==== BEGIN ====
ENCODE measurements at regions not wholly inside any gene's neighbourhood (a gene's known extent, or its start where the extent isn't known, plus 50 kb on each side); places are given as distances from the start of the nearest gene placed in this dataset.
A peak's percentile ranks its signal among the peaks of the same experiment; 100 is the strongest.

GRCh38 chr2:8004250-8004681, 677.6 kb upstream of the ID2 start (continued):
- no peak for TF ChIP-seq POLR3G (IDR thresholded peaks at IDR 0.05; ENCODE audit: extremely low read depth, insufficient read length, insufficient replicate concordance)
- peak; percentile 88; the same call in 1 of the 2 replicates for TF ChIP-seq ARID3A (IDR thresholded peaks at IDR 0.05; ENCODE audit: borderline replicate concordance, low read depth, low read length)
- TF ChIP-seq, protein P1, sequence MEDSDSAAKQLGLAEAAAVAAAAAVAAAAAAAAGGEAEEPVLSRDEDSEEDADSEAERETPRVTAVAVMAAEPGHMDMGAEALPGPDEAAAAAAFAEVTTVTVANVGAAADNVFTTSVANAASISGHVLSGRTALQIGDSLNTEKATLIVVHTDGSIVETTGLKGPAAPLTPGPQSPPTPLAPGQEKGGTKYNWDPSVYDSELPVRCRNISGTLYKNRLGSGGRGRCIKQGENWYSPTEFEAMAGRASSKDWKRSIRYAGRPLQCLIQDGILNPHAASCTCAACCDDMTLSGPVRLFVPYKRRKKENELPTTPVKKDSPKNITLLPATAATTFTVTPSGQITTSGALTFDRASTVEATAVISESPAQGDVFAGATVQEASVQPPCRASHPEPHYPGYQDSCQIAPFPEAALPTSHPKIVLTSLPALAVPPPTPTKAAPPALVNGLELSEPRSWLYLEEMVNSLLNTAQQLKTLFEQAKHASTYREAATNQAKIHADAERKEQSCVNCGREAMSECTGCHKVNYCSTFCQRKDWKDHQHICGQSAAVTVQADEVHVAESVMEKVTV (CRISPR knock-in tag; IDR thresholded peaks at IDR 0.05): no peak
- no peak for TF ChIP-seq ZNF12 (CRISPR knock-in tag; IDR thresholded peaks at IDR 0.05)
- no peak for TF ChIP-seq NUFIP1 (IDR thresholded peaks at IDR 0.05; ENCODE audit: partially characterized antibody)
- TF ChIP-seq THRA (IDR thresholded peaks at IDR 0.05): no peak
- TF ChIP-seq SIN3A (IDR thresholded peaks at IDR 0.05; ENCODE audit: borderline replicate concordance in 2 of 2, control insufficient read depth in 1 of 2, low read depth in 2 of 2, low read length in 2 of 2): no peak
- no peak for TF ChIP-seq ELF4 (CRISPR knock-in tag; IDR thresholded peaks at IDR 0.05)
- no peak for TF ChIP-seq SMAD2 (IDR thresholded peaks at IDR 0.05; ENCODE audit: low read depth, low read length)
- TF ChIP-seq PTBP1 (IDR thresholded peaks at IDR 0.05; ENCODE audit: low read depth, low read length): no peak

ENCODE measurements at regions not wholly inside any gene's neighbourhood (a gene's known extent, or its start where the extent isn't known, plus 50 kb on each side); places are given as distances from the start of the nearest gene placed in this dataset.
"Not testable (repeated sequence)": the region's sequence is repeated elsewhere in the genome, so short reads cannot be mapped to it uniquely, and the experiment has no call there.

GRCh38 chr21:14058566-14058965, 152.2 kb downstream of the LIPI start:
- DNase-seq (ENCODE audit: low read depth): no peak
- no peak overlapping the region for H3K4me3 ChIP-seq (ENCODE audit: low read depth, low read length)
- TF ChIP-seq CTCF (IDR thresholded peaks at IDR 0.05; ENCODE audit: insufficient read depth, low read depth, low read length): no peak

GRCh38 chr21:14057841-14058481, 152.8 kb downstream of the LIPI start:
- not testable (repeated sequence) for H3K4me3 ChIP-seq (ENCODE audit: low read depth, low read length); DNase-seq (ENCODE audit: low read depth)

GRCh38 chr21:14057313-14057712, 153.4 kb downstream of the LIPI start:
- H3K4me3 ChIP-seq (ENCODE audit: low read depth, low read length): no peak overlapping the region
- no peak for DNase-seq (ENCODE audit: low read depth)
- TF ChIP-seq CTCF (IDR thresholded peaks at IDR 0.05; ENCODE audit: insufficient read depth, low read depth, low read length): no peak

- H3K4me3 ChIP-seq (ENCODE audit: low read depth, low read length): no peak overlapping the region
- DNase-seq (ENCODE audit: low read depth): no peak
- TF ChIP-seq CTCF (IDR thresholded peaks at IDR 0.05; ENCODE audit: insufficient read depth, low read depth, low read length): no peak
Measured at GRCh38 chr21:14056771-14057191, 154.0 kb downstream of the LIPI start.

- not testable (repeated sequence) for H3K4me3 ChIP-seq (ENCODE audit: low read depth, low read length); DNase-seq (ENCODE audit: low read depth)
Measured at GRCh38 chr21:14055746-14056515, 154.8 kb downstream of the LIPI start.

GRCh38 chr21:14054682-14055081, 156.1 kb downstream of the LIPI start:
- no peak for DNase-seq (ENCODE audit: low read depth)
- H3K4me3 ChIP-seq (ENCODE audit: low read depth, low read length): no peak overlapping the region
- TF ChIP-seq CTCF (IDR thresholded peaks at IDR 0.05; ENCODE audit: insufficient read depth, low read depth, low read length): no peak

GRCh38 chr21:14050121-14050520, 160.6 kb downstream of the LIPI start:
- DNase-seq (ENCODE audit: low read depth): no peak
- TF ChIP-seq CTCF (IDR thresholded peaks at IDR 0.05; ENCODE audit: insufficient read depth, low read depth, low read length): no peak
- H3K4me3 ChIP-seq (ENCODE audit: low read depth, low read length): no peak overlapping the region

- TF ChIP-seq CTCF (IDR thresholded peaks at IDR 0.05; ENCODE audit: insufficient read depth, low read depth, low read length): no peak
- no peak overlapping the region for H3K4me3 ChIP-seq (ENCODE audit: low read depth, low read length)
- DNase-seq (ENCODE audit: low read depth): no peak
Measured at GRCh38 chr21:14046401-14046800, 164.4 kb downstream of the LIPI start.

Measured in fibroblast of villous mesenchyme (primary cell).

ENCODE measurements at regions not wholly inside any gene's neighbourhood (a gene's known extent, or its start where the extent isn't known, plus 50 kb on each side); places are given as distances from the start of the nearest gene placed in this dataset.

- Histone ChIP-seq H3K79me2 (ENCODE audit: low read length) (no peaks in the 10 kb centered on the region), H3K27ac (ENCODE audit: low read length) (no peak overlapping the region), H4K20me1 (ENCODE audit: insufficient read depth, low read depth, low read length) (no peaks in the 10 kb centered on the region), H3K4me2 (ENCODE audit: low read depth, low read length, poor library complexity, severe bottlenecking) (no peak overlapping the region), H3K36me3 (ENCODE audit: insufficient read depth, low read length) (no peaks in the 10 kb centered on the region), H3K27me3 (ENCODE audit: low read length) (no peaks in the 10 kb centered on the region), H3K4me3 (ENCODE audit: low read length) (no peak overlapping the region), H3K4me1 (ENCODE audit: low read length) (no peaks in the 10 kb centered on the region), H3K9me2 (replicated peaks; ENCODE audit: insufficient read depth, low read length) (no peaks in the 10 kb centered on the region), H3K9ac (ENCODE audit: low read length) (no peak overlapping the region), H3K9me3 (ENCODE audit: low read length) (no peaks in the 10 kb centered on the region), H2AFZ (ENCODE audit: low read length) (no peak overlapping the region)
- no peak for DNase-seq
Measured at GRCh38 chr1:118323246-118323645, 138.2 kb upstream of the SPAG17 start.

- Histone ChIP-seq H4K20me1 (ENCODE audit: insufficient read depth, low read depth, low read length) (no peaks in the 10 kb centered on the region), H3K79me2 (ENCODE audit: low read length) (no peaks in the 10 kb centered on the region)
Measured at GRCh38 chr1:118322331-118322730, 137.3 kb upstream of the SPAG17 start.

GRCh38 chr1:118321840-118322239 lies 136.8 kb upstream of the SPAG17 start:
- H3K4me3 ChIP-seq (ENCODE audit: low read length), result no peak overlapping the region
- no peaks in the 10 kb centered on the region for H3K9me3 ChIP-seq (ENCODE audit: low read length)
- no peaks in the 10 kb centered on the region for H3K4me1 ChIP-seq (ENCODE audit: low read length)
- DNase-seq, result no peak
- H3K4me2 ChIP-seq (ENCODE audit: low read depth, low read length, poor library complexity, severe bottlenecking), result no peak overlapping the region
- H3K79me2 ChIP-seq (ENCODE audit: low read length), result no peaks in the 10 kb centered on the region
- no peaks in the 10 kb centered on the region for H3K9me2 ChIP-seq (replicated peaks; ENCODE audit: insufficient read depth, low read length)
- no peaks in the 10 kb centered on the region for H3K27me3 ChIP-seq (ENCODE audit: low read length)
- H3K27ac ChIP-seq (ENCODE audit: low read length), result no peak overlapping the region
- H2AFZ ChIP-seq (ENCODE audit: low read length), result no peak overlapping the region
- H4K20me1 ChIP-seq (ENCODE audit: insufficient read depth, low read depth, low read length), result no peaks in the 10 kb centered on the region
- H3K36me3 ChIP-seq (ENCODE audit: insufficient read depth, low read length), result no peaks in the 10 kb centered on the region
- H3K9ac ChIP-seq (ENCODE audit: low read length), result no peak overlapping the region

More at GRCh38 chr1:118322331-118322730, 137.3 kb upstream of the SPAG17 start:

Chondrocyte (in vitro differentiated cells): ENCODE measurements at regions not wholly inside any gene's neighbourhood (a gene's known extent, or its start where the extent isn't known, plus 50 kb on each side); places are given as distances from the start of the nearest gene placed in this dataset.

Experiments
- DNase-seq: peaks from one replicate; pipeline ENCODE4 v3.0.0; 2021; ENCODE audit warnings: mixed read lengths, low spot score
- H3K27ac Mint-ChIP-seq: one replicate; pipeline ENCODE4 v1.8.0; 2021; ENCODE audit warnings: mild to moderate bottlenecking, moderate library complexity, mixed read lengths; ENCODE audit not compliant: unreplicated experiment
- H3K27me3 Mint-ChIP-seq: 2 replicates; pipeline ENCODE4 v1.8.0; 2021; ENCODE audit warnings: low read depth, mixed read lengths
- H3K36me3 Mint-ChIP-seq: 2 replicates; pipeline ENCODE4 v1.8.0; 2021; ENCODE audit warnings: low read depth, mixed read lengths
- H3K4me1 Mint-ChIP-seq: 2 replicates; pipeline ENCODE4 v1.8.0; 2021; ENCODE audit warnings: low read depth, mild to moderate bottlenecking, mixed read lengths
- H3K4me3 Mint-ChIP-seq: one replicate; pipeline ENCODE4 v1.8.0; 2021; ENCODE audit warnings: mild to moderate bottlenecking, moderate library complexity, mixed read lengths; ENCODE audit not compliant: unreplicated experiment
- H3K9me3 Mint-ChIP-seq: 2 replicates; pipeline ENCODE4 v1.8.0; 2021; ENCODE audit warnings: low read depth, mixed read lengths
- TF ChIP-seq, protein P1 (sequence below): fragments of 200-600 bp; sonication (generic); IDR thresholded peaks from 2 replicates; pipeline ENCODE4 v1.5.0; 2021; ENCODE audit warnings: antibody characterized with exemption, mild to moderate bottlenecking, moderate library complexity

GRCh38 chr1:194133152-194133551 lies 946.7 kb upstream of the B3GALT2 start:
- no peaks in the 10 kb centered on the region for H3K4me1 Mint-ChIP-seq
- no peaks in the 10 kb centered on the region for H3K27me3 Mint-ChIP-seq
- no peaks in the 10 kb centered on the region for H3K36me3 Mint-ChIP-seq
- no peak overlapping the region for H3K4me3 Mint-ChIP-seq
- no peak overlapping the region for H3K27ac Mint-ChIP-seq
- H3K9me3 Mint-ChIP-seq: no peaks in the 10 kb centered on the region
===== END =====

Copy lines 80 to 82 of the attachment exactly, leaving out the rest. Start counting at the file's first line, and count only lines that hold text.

- no peak overlapping the region for H3K4me3 Mint-ChIP-seq
- no peak overlapping the region for H3K27ac Mint-ChIP-seq
- H3K9me3 Mint-ChIP-seq: no peaks in the 10 kb centered on the region